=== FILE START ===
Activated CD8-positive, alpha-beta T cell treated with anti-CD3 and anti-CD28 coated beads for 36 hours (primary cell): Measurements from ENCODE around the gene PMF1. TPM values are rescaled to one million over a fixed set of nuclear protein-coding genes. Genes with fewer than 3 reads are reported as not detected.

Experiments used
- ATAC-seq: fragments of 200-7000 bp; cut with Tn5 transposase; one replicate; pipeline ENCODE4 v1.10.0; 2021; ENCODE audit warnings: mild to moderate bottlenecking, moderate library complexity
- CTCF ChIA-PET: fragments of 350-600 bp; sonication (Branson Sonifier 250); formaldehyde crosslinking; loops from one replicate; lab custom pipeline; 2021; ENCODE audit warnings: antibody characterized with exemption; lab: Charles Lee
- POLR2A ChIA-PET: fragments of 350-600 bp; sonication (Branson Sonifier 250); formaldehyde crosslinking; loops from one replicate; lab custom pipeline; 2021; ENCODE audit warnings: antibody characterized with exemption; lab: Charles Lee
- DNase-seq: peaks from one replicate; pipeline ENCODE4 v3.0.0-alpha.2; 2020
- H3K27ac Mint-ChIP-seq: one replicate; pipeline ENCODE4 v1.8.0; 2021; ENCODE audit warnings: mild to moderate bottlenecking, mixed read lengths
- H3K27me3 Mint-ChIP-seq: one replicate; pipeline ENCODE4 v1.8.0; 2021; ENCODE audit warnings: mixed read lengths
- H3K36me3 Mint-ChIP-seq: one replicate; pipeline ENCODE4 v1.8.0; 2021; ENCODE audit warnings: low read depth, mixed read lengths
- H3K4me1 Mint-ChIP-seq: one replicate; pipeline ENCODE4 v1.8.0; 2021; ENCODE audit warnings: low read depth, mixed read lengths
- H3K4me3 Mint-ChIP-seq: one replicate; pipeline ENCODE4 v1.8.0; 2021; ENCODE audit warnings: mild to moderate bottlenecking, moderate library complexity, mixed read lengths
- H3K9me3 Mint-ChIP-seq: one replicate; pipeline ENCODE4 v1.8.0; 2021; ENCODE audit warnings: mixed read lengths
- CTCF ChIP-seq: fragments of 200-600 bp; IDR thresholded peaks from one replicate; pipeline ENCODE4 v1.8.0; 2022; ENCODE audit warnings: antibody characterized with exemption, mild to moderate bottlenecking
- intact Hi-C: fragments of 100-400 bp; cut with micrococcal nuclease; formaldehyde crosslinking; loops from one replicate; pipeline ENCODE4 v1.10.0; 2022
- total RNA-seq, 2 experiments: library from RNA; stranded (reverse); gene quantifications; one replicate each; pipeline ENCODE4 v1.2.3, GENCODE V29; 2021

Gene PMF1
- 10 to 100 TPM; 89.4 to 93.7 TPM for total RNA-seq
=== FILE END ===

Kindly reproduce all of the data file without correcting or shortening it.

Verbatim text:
Activated CD8-positive, alpha-beta T cell treated with anti-CD3 and anti-CD28 coated beads for 36 hours (primary cell): Measurements from ENCODE around the gene PMF1. TPM values are rescaled to one million over a fixed set of nuclear protein-coding genes. Genes with fewer than 3 reads are reported as not detected.

Experiments used
- ATAC-seq: fragments of 200-7000 bp; cut with Tn5 transposase; one replicate; pipeline ENCODE4 v1.10.0; 2021; ENCODE audit warnings: mild to moderate bottlenecking, moderate library complexity
- CTCF ChIA-PET: fragments of 350-600 bp; sonication (Branson Sonifier 250); formaldehyde crosslinking; loops from one replicate; lab custom pipeline; 2021; ENCODE audit warnings: antibody characterized with exemption; lab: Charles Lee
- POLR2A ChIA-PET: fragments of 350-600 bp; sonication (Branson Sonifier 250); formaldehyde crosslinking; loops from one replicate; lab custom pipeline; 2021; ENCODE audit warnings: antibody characterized with exemption; lab: Charles Lee
- DNase-seq: peaks from one replicate; pipeline ENCODE4 v3.0.0-alpha.2; 2020
- H3K27ac Mint-ChIP-seq: one replicate; pipeline ENCODE4 v1.8.0; 2021; ENCODE audit warnings: mild to moderate bottlenecking, mixed read lengths
- H3K27me3 Mint-ChIP-seq: one replicate; pipeline ENCODE4 v1.8.0; 2021; ENCODE audit warnings: mixed read lengths
- H3K36me3 Mint-ChIP-seq: one replicate; pipeline ENCODE4 v1.8.0; 2021; ENCODE audit warnings: low read depth, mixed read lengths
- H3K4me1 Mint-ChIP-seq: one replicate; pipeline ENCODE4 v1.8.0; 2021; ENCODE audit warnings: low read depth, mixed read lengths
- H3K4me3 Mint-ChIP-seq: one replicate; pipeline ENCODE4 v1.8.0; 2021; ENCODE audit warnings: mild to moderate bottlenecking, moderate library complexity, mixed read lengths
- H3K9me3 Mint-ChIP-seq: one replicate; pipeline ENCODE4 v1.8.0; 2021; ENCODE audit warnings: mixed read lengths
- CTCF ChIP-seq: fragments of 200-600 bp; IDR thresholded peaks from one replicate; pipeline ENCODE4 v1.8.0; 2022; ENCODE audit warnings: antibody characterized with exemption, mild to moderate bottlenecking
- intact Hi-C: fragments of 100-400 bp; cut with micrococcal nuclease; formaldehyde crosslinking; loops from one replicate; pipeline ENCODE4 v1.10.0; 2022
- total RNA-seq, 2 experiments: library from RNA; stranded (reverse); gene quantifications; one replicate each; pipeline ENCODE4 v1.2.3, GENCODE V29; 2021

Gene PMF1
- 10 to 100 TPM; 89.4 to 93.7 TPM for total RNA-seq